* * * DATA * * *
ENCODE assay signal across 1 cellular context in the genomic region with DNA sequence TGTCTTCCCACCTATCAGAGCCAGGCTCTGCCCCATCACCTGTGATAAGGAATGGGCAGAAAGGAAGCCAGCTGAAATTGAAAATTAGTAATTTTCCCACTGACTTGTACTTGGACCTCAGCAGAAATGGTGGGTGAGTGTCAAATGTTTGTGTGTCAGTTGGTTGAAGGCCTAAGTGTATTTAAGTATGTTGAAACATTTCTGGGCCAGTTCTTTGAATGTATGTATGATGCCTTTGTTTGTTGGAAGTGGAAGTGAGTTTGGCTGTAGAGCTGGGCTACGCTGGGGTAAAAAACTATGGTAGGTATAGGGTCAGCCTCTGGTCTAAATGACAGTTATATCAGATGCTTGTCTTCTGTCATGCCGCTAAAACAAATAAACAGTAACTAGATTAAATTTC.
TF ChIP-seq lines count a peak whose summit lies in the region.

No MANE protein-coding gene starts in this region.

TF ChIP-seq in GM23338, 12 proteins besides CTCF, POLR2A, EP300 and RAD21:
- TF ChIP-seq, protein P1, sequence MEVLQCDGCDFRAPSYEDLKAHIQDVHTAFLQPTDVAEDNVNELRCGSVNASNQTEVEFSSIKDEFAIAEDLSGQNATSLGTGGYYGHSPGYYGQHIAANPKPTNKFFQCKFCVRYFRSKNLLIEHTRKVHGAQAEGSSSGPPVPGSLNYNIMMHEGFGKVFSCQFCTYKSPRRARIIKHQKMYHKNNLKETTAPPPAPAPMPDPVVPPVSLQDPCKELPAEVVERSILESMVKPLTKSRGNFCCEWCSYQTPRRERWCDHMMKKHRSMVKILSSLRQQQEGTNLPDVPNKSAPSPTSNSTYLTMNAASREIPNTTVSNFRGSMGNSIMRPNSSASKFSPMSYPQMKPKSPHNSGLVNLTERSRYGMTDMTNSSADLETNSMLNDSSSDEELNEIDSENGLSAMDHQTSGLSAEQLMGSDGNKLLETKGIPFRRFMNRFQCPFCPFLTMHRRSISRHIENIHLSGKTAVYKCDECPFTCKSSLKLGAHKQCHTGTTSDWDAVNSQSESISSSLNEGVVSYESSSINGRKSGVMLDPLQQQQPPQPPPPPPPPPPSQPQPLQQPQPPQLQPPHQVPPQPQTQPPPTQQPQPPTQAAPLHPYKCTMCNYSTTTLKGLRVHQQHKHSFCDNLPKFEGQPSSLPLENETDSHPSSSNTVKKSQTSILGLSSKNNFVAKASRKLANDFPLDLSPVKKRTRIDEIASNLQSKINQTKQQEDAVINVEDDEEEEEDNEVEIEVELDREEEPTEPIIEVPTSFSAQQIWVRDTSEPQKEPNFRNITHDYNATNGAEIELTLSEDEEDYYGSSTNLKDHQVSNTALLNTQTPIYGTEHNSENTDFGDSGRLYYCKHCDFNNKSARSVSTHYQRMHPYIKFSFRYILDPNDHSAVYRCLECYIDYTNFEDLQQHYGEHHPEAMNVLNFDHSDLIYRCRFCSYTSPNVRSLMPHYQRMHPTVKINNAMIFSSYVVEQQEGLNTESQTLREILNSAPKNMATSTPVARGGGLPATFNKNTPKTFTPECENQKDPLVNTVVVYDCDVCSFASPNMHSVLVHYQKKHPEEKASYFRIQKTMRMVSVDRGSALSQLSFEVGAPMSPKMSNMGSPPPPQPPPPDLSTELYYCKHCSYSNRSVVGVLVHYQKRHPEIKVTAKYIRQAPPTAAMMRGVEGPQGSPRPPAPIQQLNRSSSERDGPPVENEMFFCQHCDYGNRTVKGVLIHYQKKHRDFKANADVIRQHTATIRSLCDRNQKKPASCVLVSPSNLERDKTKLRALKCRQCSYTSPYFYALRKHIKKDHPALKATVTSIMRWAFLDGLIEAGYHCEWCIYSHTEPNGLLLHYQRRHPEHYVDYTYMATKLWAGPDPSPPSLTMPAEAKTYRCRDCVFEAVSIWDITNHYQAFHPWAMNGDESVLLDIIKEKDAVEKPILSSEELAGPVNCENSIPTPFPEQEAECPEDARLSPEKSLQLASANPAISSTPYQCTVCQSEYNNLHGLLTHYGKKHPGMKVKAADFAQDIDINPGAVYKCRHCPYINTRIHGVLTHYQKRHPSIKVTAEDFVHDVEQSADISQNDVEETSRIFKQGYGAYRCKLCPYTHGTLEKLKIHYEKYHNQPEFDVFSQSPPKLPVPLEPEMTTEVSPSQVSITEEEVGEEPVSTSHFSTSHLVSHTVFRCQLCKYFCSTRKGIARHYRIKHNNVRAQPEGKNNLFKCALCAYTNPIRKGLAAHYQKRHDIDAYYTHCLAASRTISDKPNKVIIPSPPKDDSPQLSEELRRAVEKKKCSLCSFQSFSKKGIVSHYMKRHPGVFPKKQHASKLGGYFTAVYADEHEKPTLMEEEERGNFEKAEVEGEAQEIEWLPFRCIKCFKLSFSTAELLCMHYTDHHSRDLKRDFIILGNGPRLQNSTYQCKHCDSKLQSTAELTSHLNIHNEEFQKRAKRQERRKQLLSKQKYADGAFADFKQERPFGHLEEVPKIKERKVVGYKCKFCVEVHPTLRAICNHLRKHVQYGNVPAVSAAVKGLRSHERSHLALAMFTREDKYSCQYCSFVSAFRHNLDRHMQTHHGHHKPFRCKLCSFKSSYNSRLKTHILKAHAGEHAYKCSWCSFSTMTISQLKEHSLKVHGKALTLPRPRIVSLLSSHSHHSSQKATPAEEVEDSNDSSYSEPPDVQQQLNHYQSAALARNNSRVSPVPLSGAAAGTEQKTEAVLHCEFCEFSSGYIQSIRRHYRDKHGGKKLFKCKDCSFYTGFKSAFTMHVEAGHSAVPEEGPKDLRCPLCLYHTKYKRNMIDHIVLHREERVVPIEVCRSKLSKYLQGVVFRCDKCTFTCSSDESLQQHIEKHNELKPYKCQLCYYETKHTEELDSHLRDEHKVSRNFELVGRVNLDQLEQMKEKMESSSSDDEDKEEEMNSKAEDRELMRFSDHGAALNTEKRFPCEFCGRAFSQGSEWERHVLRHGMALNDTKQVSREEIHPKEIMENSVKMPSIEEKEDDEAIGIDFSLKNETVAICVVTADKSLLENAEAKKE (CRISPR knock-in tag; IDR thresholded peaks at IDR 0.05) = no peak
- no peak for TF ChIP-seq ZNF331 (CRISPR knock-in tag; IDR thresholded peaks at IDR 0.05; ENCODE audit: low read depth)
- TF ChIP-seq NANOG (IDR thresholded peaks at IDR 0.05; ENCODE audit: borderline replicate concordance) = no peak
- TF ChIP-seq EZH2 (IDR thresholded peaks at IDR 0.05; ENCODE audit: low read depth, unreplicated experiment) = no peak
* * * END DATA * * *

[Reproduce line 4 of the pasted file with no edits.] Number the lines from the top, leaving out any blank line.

TF ChIP-seq in GM23338, 12 proteins besides CTCF, POLR2A, EP300 and RAD21: